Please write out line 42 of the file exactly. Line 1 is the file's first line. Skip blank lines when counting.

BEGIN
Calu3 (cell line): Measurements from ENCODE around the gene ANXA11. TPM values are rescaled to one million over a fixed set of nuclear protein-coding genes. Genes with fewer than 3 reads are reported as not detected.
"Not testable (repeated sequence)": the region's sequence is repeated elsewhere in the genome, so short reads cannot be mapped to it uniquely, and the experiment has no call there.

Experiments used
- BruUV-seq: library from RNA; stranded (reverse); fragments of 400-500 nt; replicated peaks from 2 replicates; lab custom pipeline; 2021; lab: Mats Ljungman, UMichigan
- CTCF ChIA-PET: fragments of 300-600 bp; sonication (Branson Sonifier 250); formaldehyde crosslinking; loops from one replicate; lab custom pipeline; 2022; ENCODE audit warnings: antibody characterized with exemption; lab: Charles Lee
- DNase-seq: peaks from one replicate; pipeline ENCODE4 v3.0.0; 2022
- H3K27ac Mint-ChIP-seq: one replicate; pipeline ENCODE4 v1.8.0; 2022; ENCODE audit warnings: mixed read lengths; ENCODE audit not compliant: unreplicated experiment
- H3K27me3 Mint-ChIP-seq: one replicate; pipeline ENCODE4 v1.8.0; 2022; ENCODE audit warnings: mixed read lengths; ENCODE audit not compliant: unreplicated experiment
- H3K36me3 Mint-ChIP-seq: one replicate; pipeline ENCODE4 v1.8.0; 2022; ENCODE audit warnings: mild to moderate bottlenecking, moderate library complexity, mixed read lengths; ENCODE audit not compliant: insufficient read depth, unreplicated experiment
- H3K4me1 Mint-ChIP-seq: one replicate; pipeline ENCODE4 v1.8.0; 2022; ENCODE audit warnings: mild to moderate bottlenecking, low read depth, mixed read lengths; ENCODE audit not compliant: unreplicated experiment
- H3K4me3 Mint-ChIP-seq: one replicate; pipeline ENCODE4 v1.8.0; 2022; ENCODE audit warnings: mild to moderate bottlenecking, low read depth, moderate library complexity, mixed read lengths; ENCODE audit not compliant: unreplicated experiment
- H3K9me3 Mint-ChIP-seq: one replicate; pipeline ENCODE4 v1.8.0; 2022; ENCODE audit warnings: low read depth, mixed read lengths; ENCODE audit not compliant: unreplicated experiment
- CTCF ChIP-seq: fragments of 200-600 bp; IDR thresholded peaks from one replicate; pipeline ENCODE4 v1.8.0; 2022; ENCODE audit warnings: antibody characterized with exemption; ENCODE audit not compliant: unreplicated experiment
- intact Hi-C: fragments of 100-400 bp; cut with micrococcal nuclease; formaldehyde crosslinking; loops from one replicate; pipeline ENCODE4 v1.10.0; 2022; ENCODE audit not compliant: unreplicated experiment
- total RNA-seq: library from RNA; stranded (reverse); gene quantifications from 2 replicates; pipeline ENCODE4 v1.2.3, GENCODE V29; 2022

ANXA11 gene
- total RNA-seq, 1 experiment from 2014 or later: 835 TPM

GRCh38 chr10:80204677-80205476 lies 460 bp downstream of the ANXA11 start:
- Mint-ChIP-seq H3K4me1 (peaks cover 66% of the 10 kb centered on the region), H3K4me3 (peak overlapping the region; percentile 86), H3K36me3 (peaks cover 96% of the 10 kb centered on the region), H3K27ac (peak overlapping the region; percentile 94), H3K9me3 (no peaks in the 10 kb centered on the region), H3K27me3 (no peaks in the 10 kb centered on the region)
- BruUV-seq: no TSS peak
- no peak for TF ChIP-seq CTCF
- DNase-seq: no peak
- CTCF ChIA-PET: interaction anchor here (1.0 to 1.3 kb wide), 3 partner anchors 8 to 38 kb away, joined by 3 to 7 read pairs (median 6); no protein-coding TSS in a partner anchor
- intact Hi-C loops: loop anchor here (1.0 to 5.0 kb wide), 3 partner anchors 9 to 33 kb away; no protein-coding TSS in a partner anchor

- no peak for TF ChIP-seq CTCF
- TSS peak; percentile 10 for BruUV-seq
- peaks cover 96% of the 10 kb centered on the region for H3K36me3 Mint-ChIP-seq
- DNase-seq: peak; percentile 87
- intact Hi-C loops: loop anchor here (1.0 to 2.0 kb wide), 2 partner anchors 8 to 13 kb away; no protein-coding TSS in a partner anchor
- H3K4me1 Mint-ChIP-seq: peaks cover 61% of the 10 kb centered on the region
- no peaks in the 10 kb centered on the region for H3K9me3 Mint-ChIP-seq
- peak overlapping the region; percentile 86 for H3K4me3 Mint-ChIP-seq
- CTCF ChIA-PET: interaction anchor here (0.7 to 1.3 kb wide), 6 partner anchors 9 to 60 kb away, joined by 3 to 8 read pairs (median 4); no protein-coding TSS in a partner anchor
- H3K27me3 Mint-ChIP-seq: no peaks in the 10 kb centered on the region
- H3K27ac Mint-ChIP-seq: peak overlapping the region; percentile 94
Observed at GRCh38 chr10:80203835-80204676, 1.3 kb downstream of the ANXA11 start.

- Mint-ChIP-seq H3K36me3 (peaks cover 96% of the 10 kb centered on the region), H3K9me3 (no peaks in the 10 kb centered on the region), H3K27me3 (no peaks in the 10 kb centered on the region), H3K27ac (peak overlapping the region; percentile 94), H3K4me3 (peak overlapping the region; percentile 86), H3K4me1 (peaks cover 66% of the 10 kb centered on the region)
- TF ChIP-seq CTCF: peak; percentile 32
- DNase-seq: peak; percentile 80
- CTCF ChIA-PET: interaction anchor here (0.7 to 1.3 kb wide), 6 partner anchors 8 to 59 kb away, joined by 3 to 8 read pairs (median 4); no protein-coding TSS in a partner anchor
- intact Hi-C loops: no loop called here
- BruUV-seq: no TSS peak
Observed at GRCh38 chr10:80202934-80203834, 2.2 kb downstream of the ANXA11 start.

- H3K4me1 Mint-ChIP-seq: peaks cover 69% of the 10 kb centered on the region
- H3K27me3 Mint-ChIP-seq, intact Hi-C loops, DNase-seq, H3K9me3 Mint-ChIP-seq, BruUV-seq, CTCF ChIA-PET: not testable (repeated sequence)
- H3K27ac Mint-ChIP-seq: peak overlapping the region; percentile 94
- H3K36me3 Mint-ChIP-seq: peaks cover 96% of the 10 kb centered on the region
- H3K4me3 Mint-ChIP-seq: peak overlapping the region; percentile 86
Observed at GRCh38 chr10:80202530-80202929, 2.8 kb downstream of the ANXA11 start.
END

- BruUV-seq: no TSS peak